Time to diagnosis was a crucial factor in Shout It Now’s work in HIV and Aids in South Africa. The charity set up pop-up street diagnostic clinics with the aim of providing quick diagnostics and counseling to young South Africans. They were able to simulate the diagnostics process to ensure minimum delays, doubling the number of people diagnosed and ensuring that 95% of those diagnosed would go on to receive treatment.
5. Identifying bottlenecks in a complex environment
When there are long waits in a healthcare system, how can you identify the best way to improve the situation? With so many external and internal factors to consider, it can be challenging to really know where and what to improve to make the biggest impact. Factors that will make the biggest difference could require a long negotiated lead time with multiple organizations, while others could be quickly implemented and make an immediate, if smaller, difference.
Simulation can help you to quickly pinpoint these issues – for example, is it a lack of emergency medicine physicians, a lack of beds, or community facilities for discharge that is the problem? You can then use the simulation to test improvement scenarios and demonstrate which will be most effective.
For example, a hospital used simulation to test several improvements to try and reduce emergency admissions and readmissions:
- Focus on support for care homes
- Increased primary care services
- Increased ambulatory care
- Increased ambulance ‘see and treat’ services
They also tested the impact of each scenario in the light of an increasing population over the next few years to understand the long-term consequences. Out of all these options increasing ambulatory care had the biggest impact on admissions. With demand at current levels, this would mean that inpatient beds could be reduced by between 20 and 50 depending on the scenario selected.
“With ongoing cost reductions and other restrictions within the healthcare environment, clearly our resources are getting to be very precious and scarce, so we need to use tools like SIMUL8 to make sure we are getting the highest performance we can get out of the most reasonable amount of resources.”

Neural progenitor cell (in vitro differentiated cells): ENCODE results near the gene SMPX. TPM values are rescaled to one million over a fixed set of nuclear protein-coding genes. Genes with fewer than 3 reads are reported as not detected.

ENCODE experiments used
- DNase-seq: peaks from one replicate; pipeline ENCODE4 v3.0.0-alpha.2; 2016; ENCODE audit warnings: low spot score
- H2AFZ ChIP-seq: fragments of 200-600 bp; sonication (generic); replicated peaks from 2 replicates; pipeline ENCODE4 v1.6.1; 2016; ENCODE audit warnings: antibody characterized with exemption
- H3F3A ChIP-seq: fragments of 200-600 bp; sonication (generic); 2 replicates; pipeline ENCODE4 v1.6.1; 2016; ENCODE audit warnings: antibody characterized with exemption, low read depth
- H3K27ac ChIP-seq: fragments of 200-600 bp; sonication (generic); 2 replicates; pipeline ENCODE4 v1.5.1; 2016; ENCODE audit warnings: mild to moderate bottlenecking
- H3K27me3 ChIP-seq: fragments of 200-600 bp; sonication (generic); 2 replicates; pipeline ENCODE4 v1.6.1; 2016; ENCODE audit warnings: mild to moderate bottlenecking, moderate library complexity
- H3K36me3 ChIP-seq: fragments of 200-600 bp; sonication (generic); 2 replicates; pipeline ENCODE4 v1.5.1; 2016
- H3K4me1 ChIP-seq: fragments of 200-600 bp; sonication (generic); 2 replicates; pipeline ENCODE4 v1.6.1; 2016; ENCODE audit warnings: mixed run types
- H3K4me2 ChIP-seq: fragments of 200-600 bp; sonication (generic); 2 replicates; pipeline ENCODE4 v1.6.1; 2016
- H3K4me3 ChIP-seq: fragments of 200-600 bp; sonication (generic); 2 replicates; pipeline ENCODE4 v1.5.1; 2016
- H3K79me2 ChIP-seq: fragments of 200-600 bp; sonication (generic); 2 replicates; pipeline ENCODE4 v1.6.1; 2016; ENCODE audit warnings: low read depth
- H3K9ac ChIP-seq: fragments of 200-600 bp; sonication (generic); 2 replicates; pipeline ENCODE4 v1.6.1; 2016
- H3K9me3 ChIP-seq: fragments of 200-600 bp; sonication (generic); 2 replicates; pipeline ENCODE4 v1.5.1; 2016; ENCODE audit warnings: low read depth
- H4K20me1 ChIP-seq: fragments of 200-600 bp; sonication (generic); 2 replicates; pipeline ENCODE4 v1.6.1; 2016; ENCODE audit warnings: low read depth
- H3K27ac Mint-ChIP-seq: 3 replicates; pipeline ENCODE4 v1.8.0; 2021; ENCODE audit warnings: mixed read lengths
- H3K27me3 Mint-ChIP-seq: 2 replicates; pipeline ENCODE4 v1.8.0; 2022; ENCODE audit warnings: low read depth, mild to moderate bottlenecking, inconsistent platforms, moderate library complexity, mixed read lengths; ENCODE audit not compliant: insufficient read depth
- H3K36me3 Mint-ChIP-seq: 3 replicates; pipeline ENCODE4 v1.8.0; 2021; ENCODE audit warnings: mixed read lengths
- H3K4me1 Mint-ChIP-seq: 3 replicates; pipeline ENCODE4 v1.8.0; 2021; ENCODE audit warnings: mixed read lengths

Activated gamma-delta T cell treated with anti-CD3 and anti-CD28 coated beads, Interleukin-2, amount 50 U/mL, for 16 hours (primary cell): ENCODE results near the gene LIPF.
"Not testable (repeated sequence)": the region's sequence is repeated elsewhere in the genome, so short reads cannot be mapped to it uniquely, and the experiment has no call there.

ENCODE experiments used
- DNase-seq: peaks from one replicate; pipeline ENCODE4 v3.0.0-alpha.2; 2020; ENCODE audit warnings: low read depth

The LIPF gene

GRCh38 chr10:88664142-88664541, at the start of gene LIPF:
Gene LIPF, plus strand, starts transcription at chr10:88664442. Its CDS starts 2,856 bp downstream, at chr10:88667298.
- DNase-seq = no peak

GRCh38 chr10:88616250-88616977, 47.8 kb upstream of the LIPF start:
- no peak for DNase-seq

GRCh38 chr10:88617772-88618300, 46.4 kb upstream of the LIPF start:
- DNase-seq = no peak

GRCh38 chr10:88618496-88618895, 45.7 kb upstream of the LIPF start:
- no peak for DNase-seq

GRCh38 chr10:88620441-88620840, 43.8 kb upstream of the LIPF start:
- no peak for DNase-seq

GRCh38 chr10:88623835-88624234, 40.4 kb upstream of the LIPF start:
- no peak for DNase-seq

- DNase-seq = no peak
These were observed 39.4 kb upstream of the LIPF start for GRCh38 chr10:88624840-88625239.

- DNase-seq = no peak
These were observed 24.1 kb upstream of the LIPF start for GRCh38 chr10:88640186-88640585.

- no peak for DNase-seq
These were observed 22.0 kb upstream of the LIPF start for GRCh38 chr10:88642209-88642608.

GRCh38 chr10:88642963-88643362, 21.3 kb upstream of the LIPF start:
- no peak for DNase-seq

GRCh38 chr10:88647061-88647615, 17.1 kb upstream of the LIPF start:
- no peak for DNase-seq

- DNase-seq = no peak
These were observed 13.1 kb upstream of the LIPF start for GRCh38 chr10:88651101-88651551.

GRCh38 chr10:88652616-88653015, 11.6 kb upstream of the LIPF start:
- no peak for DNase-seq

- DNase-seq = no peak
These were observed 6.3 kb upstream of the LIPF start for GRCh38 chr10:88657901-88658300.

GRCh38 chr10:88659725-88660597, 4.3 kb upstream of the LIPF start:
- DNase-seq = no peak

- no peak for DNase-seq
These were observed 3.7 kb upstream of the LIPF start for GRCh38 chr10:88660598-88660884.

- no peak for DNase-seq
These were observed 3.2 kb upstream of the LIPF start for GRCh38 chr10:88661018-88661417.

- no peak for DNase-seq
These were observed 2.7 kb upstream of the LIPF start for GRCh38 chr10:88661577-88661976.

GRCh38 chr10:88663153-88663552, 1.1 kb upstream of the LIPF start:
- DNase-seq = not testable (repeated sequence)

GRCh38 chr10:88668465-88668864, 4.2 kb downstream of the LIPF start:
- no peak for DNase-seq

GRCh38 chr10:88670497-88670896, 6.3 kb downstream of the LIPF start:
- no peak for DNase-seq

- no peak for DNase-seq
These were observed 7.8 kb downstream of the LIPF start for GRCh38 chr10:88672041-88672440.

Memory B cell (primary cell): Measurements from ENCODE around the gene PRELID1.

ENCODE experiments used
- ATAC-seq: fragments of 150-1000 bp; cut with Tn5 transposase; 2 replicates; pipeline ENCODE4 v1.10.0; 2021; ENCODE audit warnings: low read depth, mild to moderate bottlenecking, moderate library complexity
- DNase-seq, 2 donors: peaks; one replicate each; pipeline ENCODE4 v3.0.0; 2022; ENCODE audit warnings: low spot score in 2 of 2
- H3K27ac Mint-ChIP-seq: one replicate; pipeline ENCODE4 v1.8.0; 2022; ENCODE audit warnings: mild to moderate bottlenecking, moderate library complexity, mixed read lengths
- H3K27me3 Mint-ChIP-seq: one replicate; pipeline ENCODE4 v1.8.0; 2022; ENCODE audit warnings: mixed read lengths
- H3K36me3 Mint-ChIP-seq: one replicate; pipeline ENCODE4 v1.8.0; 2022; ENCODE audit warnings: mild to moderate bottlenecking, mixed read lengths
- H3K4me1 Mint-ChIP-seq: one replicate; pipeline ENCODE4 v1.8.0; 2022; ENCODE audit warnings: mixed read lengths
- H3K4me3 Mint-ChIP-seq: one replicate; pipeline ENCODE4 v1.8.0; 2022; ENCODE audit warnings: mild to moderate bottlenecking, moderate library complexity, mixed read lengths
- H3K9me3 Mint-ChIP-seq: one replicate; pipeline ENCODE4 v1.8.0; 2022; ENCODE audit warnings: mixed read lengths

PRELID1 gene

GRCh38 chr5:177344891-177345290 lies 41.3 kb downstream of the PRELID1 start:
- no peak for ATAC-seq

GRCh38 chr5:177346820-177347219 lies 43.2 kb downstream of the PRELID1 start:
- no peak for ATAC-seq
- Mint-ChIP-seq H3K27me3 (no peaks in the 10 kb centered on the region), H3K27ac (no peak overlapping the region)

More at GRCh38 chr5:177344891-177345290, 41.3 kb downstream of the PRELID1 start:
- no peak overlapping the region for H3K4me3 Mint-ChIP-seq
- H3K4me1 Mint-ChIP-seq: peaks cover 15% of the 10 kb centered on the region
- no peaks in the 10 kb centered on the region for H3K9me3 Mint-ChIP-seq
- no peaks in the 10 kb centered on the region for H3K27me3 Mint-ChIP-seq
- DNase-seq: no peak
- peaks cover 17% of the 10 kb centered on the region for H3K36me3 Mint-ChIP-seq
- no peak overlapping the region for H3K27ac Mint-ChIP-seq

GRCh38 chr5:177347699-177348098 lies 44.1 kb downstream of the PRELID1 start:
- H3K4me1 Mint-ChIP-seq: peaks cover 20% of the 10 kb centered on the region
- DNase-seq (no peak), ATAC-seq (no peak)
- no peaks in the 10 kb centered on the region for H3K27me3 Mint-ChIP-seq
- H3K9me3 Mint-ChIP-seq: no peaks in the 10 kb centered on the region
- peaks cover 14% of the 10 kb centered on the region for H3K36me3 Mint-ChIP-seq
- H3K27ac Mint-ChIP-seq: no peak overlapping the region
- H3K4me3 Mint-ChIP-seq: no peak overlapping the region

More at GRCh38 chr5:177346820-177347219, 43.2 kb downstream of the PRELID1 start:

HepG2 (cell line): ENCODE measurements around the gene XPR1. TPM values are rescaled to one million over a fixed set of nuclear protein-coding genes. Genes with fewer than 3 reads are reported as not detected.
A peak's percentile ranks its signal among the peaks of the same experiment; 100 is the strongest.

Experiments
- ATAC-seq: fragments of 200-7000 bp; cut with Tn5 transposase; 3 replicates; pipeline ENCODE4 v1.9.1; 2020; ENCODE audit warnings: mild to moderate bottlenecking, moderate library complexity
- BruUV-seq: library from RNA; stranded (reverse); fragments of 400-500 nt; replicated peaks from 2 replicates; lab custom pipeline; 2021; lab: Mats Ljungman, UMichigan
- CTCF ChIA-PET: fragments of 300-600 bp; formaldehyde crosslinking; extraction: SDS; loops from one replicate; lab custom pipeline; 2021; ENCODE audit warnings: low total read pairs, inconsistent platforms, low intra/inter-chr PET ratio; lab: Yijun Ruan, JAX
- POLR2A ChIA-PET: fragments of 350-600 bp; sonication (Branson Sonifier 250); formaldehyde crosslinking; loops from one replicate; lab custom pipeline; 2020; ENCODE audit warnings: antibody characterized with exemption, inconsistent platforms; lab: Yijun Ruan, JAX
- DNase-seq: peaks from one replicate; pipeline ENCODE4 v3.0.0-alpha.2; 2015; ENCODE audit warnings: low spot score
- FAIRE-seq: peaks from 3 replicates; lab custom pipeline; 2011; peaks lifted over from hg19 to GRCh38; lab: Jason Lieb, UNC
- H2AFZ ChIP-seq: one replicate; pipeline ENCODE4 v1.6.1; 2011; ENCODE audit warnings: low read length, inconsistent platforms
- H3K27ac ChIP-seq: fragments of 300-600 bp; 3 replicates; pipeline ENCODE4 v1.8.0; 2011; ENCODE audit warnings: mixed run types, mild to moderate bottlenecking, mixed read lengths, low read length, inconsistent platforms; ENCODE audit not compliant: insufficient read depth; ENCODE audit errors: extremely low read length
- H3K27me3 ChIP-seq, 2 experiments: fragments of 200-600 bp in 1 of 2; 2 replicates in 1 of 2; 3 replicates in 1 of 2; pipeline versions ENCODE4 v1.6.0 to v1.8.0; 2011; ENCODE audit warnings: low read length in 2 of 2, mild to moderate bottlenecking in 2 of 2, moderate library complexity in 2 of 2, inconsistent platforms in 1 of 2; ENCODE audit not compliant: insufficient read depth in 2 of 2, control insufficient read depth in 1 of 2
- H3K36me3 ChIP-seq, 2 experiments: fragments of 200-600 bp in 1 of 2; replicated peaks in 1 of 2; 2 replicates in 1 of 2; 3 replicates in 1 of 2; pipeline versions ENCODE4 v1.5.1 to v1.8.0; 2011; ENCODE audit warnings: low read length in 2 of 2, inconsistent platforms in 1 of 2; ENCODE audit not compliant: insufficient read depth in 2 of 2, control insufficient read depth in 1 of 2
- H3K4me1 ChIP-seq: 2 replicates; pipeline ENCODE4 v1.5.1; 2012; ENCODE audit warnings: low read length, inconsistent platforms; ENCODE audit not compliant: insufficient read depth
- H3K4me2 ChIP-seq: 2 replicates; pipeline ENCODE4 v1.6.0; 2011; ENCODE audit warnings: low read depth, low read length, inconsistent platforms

Jim Scheulen, Chief Administrative Officer, Johns Hopkins
6. Improving population health and reducing obesity
Planning for the health of a population is crucial to ensure the best outcomes, effectively manage demand and ensure quality services.
Simulation can be used to understand the impact of key population health issues and support healthcare networks to achieve the quality of care, cost and better population health.
As people move through a pathway of care, the likely outcomes can be modeled at each stage over time to enable effective prediction of services and costs on an annual basis.
For example, obesity is a growing issue that is having a serious impact on the health outcomes of populations around the globe. Interventions to reduce the trend include public health and lifestyle, as well as clinical interventions shown in the four tiers here.
Nottinghamshire County Council used simulation to contract for obesity and weight management services for the region. They needed to understand the number of people requiring intervention, the level of services required at each tier and the annual cost.
Using simulation, they could predict how long patients would stay in each tier and therefore how many would need a service and the length of stay in that service. In turn, the simulation results provided evidence to commission obesity and weight management services with confidence.
7. Supporting patients in ‘out of hospital’ settings
In planning services from a population perspective, as an Accountable Care Organization does, the first thing to understand is how the population currently uses services and how that might change in the future. Analysis of your population against service utilization will enable you to identify patient groups and how they behave, and help guide discussions on how and where in the healthcare system interventions should be made.
Simulation can predict the demand on the system as the population ages using population projections. Patients follow different pathways through the system depending on their needs and these can be simulated as a dynamic process flow, costing each part of the service and showing any bottlenecks as the simulation runs over time.
For example, a healthcare provider wanted to evaluate whether introducing a night nursing service would reduce emergency admissions for people who could have been cared for at home.
By creating a simulation, the ‘before’ scenario demonstrated how patients currently use services and an ‘after’ scenario showed the impact of night nursing as well as the additional capacity required to meet need. The project used simulation to show stakeholders how effective the new service was, and provided operational evidence for financial decision-making about the most effective interventions to fund.
8. Managing care for people with long-term conditions